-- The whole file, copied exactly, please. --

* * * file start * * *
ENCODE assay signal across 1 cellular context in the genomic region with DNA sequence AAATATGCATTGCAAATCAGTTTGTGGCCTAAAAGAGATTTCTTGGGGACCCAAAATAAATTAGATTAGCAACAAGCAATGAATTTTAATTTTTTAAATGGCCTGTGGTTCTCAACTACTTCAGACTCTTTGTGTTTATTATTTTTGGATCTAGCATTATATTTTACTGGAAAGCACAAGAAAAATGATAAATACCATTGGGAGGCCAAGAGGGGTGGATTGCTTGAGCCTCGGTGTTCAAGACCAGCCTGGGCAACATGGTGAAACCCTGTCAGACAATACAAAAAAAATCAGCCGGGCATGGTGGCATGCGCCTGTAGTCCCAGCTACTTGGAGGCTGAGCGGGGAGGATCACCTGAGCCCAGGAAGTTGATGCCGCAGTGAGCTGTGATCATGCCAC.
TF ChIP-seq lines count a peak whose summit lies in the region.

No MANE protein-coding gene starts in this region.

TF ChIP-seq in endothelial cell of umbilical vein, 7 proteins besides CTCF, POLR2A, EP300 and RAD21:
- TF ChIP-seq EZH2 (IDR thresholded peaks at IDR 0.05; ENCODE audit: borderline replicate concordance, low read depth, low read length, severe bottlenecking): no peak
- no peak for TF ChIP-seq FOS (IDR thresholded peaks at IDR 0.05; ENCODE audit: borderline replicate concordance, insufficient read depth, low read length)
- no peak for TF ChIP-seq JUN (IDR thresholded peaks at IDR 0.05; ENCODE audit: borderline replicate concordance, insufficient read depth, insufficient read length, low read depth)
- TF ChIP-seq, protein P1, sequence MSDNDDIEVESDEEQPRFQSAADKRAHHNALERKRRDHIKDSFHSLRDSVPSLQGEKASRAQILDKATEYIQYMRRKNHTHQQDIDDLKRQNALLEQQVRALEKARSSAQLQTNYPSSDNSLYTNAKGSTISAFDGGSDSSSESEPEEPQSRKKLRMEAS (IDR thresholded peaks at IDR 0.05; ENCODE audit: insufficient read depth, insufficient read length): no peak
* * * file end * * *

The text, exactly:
ENCODE assay signal across 1 cellular context in the genomic region with DNA sequence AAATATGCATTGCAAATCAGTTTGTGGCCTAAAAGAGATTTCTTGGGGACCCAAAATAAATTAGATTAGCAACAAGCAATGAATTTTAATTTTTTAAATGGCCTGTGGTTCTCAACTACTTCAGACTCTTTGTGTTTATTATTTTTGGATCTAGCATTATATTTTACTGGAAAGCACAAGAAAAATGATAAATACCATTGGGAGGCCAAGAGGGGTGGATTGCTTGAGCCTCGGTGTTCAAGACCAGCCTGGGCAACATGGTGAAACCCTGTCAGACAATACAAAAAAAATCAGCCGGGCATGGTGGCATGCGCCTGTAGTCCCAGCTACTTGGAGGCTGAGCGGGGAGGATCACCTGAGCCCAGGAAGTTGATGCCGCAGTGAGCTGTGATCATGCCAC.
TF ChIP-seq lines count a peak whose summit lies in the region.

No MANE protein-coding gene starts in this region.

TF ChIP-seq in endothelial cell of umbilical vein, 7 proteins besides CTCF, POLR2A, EP300 and RAD21:
- TF ChIP-seq EZH2 (IDR thresholded peaks at IDR 0.05; ENCODE audit: borderline replicate concordance, low read depth, low read length, severe bottlenecking): no peak
- no peak for TF ChIP-seq FOS (IDR thresholded peaks at IDR 0.05; ENCODE audit: borderline replicate concordance, insufficient read depth, low read length)
- no peak for TF ChIP-seq JUN (IDR thresholded peaks at IDR 0.05; ENCODE audit: borderline replicate concordance, insufficient read depth, insufficient read length, low read depth)
- TF ChIP-seq, protein P1, sequence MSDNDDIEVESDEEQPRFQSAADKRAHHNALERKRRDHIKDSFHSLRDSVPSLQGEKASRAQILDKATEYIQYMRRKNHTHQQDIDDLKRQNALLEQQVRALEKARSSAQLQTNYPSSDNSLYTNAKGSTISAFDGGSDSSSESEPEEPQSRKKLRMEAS (IDR thresholded peaks at IDR 0.05; ENCODE audit: insufficient read depth, insufficient read length): no peak